* k_14 = "Festival"
* k_15 = 4
* k_16 = 7
* k_17 = "Follow your strategy"
b) The definition of a quick to evaluate fitness function to measure the quality of a strategy
The hard part in this statement is the "quick to evaluate". By nature, strategies are there to compete against each other, so you cant measure their quality in a solitaire game, but have to let them play real (i.e. simulated) games vs. other strategies. I though about letting all current strategies play a littel tournament, but that would consume way to much CPU time. Therefore I came up with the idea of letting the user define 1 to 4 benchmark strategies that the new strategies have to play against. For example, these strategies could be Smithy BM ("How good is new strategy against BM), Witch & Militia ("How good does it stand against attacks) and Village & Smithy ("How does it perform vs. a base engine). The sum of the win rates against all benchmark strategies defines the fitness value of a strategy.

Before I start the implementation, I lilke to hear your opinions on this. How can i optimize the representation of a strategy? How can I generate a better and/or quicker fitness function?

And last but not least, I want to thank you, Geronimoo, for creating such a great simulator and making it open source for the community! I only can imagine how much time and energy you have invested in this tool!


Have you seen the Provincial AI for dominion? The write-up for that may contain useful ideas.

If you dig back through the forums you might also find a thesis which used Dominion as a basis for AI development using mathematical methods. I'm assuming that was theoretical whereas you will be looking for practical results.


--- Quote from: BeXXsoR on April 24, 2017, 01:41:59 pm ---Before I start the implementation, I lilke to hear your opinions on this. How can i optimize the representation of a strategy? How can I generate a better and/or quicker fitness function?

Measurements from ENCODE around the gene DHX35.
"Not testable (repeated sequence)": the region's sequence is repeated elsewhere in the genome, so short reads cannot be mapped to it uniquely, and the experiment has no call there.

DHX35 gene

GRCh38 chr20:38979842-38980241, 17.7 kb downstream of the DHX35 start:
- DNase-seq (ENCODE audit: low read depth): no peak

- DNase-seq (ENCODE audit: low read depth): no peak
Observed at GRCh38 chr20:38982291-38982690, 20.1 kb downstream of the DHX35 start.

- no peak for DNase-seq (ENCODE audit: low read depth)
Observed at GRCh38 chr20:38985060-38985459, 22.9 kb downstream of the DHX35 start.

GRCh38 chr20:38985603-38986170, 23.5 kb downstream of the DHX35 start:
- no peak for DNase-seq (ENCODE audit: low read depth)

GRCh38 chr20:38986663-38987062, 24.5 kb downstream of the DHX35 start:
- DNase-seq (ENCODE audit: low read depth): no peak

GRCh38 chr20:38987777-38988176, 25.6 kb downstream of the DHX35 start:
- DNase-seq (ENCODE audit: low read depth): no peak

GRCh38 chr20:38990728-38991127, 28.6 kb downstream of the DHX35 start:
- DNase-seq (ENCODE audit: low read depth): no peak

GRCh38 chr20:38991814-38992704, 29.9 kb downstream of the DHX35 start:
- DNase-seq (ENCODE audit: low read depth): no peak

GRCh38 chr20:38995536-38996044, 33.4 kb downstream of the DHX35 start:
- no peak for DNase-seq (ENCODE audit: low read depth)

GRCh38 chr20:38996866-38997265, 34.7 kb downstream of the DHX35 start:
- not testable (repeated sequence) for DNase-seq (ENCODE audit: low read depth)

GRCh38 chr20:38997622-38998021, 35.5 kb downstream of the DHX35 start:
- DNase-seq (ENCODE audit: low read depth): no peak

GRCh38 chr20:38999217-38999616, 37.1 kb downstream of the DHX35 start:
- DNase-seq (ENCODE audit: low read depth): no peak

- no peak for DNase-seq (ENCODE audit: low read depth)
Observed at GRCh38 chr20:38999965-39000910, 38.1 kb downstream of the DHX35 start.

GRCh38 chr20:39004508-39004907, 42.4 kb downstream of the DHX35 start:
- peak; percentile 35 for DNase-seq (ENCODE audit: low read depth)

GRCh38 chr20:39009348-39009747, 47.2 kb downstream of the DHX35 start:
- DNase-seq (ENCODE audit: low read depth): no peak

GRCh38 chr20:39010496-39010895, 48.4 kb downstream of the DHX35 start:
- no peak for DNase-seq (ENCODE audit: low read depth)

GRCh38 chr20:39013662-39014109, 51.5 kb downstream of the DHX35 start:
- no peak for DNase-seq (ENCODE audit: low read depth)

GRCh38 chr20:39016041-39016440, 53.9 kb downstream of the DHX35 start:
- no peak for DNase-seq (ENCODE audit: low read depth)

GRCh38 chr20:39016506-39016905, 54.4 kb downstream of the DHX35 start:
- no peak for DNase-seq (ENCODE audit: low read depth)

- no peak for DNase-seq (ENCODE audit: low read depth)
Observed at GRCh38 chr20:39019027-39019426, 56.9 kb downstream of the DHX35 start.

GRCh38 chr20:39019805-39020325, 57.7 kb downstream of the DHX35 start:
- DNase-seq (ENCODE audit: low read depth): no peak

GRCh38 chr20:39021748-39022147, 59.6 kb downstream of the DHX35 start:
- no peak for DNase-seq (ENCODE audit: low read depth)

--- End quote ---

Ultimately any fitness function is going to be an approximation.  The best approximation is going to be simulating playouts, probably at least a few thousand games.  Using a simulator like Geronimoo's that has fixed rules for how each card is played, this can actually be pretty fast to do.

Testing it against a number of benchmark strategies might be an okay approximation, but it will fail miserably in some cases.  Suppose that your kingdom has (among other cards), Enchantress and Hunting Grounds.  Maybe one of your candidates likes to play something that resembles Hunting Grounds-BM.  That might play really well against all the benchmarks, but it will fail big-time against anyone who knows to pick up Enchantress.  Sure you can over-terminal to try to fight that, but the benchmarks aren't likely to select a candidate that over-terminals.  The point, I guess, is that there are way too many possible scenarios (especially in post-Empires Dominion) for the benchmarks to select good strategies.  More than ever, it depends on the board.

Unfortunately, I think even with the best genetic algorithm and fitness function, this type of approach will not come close to being able to beat good humans.  Maybe on some weak big money boards, it could get good shuffle luck and sometimes win.  But deciding what cards to buy is at best only half the skill in Dominion.  I don't know if a human-level AI is what you're aiming for, but the proposed AI will probably fall short.

If you are looking to build something human-level, you might want to look into Monte-Carlo tree search.  This is more or less what AlphaGo, plus a number of other top AIs for other games use.

Good luck with the evolutionary algorithm!  Even if it isn't the best AI ever, it could be a fun project, and I hope to hear more about it.

A few comments on the strategy representation:

I don't understand k_17.  For the simple Big Money strategy, it seems like k_17 doesn't matter, since either "follow your strategy" or "treasure" both lead to buying treasure.  For the Engine strategy, it doesn't usually make sense for the Engine strategy to suddenly veer into treasure during the greening phase.

One problem with your strategy parameters is that it doesn't handle card priorities well. A strategy that wants to buy Chapel may never get around to buying it because it's given lowest priority.  I'm also not sure how multiple buys are handled.  Provincial offers some ideas on how to handle card priorities, but Provincial's method is imperfect too.  You could probably go a bit crazier with the number of parameters.